I hope you will continue to find spaces to talk about your frustration, your anger but also about the joy and what you learn from Jade. Blessings to you both.

  7. Shannon June 23, 2008 at 6:39 am #

    It’s wonderful for you to get your feelings out, and I agree with the other commenter who said blogging will be very good for you. I think that’s very true. This will get easier as each day passes, and later on in life you will look back and hardly remember these more difficult days. You will both learn to live with and cope with her epilepsy . . . I promise.

  8. barryshapiro June 23, 2008 at 8:15 am #

    My niece was severly afflicted with Grand Mal Seizure Syndrome and experienced thousands of seizures as a child. Doctors told my sister she would never have a ‘normal’ life and recommended drugs (some that almost killed her) and even a lobotomy. No shit, they wanted to cut out a piece of her brain!
    Finally, my sister got in touch with the a group in California, I think it was called the Ketogenic Institute but I am not sur eof that, and started her on a Ketogenic diet with the help of her doctors. It was not eay but it started to have a positive effect almost immediately.
    Today, Amanda is a junior at Florida State, loves to dance and is getting ready for a career as an educator. the only advice I have is to not swallow what the so called meical experts tell you hook, line and sinker. There are alternatives out there and they can and often do work. Educate yourself and your family. She can have a wonderful life.

  9. Murray June 23, 2008 at 9:48 am #

    I’m so sorry, Fawn. I still cry about my “broken” daughter 25 years after she first broke. She functions okay, but not perfect. All parents want perfect children, but s*** happens… 😦

  10. mistiquesbest June 23, 2008 at 10:08 am #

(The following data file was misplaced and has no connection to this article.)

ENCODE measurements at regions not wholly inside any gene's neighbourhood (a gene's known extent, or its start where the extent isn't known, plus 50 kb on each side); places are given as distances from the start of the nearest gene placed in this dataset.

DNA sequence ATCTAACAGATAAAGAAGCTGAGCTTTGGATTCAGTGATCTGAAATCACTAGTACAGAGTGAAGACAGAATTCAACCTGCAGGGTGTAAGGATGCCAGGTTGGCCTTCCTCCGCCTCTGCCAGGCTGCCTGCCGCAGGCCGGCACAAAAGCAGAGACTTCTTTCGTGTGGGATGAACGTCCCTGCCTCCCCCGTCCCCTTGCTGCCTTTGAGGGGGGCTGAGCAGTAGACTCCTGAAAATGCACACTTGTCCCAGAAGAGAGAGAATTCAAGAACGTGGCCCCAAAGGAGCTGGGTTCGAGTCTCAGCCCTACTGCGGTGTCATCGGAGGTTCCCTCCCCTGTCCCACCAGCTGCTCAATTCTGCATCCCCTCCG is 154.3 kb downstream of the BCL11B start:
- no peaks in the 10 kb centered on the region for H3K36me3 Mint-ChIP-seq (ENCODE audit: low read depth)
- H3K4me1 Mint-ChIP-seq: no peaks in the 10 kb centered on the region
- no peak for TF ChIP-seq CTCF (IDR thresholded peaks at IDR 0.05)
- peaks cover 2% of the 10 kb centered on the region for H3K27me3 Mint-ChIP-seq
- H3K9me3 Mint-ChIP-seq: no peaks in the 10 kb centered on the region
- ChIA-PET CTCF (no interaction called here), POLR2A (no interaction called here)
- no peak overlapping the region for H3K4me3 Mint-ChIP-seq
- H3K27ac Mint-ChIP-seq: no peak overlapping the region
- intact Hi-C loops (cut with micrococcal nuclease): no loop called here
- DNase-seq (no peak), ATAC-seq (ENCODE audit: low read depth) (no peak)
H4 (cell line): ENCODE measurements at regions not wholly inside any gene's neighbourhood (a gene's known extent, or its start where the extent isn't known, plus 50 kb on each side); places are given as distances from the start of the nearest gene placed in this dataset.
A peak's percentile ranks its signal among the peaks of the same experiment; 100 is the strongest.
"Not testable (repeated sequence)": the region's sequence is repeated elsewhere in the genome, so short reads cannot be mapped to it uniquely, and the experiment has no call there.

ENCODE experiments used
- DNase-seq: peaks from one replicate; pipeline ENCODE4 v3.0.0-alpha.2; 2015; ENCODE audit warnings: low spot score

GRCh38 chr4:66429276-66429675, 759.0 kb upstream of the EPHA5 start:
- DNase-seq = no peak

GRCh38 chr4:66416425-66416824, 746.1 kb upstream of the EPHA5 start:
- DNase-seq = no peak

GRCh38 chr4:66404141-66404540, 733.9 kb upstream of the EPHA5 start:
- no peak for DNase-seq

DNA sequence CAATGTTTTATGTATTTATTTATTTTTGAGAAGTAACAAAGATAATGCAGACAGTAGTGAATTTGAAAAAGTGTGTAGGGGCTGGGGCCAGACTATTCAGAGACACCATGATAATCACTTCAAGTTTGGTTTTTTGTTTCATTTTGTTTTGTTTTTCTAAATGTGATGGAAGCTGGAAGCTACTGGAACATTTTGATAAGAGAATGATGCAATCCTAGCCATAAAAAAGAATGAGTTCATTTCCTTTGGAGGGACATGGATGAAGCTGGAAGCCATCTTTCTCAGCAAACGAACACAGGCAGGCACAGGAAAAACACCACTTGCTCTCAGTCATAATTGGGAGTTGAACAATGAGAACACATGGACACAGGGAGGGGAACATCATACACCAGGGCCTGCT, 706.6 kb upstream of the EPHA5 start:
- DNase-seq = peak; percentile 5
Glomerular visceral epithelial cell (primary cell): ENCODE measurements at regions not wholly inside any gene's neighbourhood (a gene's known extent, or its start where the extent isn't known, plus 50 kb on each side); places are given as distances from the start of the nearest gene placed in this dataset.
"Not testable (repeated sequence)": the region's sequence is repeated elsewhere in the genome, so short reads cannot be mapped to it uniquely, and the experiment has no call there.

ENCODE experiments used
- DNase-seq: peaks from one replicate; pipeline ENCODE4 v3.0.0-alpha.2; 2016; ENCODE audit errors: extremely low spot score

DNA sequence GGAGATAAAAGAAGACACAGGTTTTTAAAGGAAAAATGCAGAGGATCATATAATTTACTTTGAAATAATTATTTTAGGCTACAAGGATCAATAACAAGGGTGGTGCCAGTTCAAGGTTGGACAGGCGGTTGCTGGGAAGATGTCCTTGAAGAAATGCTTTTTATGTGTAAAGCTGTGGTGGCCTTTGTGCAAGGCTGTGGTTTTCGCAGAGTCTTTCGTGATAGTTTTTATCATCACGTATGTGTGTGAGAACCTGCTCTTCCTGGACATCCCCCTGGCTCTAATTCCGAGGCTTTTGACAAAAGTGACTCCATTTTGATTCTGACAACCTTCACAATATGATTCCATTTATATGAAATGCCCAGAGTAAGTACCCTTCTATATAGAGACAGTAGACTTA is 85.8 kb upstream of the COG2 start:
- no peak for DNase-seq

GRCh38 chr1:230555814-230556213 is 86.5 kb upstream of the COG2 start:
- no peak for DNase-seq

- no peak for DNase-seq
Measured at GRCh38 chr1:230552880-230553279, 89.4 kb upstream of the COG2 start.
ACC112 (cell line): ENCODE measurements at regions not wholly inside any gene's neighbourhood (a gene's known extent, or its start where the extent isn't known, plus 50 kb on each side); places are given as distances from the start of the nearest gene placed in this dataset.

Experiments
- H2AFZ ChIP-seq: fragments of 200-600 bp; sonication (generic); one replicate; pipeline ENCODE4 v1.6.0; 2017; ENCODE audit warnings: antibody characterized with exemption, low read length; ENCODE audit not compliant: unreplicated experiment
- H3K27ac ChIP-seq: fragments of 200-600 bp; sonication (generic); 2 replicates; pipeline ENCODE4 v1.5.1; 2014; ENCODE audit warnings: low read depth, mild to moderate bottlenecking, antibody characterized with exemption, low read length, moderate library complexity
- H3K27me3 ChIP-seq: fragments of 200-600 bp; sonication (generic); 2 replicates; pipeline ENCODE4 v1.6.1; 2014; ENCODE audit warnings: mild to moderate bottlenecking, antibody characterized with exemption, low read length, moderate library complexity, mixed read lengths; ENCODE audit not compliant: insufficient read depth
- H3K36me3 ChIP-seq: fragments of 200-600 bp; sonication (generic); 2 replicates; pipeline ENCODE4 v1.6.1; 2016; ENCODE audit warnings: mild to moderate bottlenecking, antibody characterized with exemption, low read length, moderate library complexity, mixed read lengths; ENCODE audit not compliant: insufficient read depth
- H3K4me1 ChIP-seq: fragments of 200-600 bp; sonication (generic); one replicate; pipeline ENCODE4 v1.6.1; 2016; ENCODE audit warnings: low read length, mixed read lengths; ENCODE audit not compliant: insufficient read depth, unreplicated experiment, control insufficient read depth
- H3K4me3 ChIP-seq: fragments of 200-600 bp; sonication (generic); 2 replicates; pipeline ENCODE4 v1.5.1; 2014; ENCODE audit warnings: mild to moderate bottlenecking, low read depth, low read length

I think that Jade’s lucky to exist and for you to acknowledge her existence. If you wouldn’t feel bad about her being in this situation that would be the worst thing ever. Parents who ignore their children are the most horrid thing that could ever happen. Being emotional is good because it means you care. Caring is never bad and the fact that she has you to care about her is amazing. I can’t begin to imagine what you go through every single day. I’m sorry this happened to you, but the important thing is for you not to feel sorry for her. She’s probably a lively child, happy and considerate. I’ve never met her, but I can’t tell you that this is the only thing you should take into account. She’s not “Jade, the girl that has epilepsy”, but “Jade, my little girl”.

  11. washwords June 23, 2008 at 10:41 am #

    Beautifully written and felt. I’m sure your “reporting” — tears and all — will be helpful to so many. I had an unexplained seizure dizorder (ideopathic) as an infant. I took medication until I was six years old. I never had another seizure again and today I’m doing great.

    I know your situation is different and you are right in the thick of it now, but there will be light at the end of the tunnel for you and for Jade.

    p.s. assume you know you made the WordPress front page 🙂 kudos! (that’s where I found you.)


  12. IndyComp0T1 June 23, 2008 at 3:57 pm #

    It’s okay to cry – let it all out! A good cry always makes me feel better. 🙂 I know it doesn’t necessarily make it all better, but at least you’ve got an extremely supportive husband and a great network of friends and family to lean on.

  13. Beanie June 23, 2008 at 6:16 pm #